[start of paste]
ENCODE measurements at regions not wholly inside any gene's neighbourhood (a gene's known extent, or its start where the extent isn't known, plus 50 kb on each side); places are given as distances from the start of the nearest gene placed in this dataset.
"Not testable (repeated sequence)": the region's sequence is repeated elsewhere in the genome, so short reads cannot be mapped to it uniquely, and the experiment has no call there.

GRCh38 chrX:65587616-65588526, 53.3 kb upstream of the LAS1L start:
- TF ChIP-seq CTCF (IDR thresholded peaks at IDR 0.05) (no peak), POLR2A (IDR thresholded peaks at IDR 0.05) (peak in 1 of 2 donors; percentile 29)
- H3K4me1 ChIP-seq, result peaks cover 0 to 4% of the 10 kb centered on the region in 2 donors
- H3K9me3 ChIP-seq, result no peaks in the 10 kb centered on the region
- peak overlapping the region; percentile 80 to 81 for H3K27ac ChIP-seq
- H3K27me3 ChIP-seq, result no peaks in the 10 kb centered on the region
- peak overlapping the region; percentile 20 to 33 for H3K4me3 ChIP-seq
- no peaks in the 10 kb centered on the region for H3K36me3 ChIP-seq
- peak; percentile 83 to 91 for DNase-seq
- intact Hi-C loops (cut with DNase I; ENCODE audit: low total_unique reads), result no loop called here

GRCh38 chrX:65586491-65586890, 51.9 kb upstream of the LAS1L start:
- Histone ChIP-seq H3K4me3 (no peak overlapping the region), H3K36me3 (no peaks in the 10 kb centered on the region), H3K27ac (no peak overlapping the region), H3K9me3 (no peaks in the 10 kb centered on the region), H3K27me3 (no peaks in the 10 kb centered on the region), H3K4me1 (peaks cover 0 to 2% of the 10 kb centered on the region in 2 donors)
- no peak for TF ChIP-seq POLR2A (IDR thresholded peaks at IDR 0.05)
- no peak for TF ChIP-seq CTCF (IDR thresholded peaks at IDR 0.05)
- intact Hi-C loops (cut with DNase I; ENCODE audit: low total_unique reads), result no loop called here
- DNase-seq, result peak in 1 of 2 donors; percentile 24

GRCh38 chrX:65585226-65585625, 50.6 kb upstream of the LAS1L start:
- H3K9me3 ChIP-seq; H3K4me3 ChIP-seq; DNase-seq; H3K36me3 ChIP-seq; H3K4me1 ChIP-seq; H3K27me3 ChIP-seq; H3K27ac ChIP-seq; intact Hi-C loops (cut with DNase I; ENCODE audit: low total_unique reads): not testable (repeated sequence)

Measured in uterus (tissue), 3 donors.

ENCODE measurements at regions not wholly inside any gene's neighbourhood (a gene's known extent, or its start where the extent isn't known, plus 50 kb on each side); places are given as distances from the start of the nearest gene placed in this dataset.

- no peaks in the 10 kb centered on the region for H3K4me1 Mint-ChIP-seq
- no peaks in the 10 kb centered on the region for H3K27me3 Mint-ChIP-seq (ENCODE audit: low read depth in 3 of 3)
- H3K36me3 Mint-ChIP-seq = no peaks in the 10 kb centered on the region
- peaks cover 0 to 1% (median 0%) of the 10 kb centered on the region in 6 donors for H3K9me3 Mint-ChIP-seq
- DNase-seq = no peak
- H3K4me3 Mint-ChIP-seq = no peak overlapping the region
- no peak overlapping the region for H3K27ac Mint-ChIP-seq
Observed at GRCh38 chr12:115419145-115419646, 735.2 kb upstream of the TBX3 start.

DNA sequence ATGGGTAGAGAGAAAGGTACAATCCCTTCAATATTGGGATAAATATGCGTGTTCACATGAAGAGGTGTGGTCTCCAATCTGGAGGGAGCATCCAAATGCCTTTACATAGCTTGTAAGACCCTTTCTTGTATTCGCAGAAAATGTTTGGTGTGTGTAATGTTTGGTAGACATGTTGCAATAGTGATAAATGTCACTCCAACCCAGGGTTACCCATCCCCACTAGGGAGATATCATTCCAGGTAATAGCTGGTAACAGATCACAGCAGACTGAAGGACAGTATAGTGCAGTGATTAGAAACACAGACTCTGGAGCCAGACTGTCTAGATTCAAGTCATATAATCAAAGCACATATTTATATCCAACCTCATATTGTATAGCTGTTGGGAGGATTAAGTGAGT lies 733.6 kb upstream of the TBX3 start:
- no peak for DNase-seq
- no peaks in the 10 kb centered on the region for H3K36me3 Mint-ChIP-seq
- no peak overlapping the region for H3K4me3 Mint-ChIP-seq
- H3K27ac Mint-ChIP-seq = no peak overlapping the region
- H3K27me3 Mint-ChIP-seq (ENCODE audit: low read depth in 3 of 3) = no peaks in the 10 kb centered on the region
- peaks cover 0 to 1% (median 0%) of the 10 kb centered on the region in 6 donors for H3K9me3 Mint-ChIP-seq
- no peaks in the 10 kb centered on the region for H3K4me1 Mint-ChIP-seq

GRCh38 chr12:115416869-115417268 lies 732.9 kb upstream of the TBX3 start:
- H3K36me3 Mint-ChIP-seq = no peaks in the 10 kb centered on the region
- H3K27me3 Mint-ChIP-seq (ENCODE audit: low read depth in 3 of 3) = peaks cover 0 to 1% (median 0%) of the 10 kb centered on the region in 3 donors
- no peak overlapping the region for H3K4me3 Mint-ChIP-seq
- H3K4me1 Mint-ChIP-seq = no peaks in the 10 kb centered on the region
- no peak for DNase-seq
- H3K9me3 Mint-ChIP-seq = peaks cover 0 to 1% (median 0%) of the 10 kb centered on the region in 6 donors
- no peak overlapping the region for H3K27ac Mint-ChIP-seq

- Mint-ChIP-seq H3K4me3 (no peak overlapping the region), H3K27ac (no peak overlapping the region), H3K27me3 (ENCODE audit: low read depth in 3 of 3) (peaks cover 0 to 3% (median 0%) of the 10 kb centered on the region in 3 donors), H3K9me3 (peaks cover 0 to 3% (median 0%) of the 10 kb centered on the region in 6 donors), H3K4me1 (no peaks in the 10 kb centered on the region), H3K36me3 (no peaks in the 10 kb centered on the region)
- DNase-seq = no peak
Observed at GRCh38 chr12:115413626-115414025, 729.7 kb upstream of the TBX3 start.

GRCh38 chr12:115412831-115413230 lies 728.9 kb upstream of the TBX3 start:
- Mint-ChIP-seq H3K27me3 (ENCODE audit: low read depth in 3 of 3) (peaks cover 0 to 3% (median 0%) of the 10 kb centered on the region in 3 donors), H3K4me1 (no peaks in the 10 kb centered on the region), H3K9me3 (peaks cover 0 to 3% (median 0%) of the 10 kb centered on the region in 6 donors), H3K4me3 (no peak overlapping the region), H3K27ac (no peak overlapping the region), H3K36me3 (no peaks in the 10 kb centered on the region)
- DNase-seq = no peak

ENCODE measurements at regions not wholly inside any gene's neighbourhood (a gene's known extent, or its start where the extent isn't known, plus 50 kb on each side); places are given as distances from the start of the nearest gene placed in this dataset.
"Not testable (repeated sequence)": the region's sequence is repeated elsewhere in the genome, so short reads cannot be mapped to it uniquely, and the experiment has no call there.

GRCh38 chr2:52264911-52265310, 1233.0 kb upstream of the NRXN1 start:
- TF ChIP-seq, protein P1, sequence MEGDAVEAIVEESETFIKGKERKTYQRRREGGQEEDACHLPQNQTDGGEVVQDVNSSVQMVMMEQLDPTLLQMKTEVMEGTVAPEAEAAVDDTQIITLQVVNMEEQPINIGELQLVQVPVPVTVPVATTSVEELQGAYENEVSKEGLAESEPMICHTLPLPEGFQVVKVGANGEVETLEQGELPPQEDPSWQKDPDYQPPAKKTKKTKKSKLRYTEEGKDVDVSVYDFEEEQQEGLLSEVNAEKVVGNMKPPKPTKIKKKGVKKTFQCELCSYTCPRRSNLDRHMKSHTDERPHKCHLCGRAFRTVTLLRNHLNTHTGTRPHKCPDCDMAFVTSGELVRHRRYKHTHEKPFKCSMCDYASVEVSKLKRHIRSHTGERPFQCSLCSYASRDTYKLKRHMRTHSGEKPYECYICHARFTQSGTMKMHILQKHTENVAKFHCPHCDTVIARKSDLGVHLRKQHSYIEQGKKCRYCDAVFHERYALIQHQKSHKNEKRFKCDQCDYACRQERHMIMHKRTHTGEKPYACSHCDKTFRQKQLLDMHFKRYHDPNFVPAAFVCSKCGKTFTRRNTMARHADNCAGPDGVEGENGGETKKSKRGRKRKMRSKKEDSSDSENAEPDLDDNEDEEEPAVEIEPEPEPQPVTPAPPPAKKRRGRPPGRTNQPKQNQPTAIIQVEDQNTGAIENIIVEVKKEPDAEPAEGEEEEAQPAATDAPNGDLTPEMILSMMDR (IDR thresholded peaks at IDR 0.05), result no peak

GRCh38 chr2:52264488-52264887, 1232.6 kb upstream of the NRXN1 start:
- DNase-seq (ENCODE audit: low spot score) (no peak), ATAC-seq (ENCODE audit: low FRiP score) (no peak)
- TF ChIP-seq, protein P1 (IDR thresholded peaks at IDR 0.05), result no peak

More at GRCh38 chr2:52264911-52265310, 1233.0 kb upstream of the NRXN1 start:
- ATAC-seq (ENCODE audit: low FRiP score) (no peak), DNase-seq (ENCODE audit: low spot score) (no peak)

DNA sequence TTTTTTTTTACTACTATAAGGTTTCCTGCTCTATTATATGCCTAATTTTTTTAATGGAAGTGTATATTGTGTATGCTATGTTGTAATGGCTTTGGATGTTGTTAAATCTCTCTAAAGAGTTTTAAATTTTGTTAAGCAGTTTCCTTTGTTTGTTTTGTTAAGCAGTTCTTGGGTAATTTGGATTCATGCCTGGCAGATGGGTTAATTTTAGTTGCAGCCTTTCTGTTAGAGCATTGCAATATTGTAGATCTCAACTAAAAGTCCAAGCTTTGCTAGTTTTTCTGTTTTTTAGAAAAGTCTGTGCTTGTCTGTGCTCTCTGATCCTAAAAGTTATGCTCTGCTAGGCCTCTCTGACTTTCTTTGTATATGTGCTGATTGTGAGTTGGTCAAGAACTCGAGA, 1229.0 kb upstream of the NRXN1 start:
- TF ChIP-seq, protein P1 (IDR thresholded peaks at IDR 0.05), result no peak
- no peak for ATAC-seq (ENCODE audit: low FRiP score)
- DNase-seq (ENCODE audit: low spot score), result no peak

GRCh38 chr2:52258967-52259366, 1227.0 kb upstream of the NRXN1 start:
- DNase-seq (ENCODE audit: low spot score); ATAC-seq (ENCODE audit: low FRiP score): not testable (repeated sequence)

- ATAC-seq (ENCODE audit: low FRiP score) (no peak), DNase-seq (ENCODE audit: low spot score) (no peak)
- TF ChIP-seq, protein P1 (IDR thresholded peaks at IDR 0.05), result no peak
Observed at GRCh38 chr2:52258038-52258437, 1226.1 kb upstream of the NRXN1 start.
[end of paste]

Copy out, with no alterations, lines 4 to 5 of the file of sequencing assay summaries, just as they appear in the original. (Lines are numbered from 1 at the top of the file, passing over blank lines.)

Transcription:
- TF ChIP-seq CTCF (IDR thresholded peaks at IDR 0.05) (no peak), POLR2A (IDR thresholded peaks at IDR 0.05) (peak in 1 of 2 donors; percentile 29)
- H3K4me1 ChIP-seq, result peaks cover 0 to 4% of the 10 kb centered on the region in 2 donors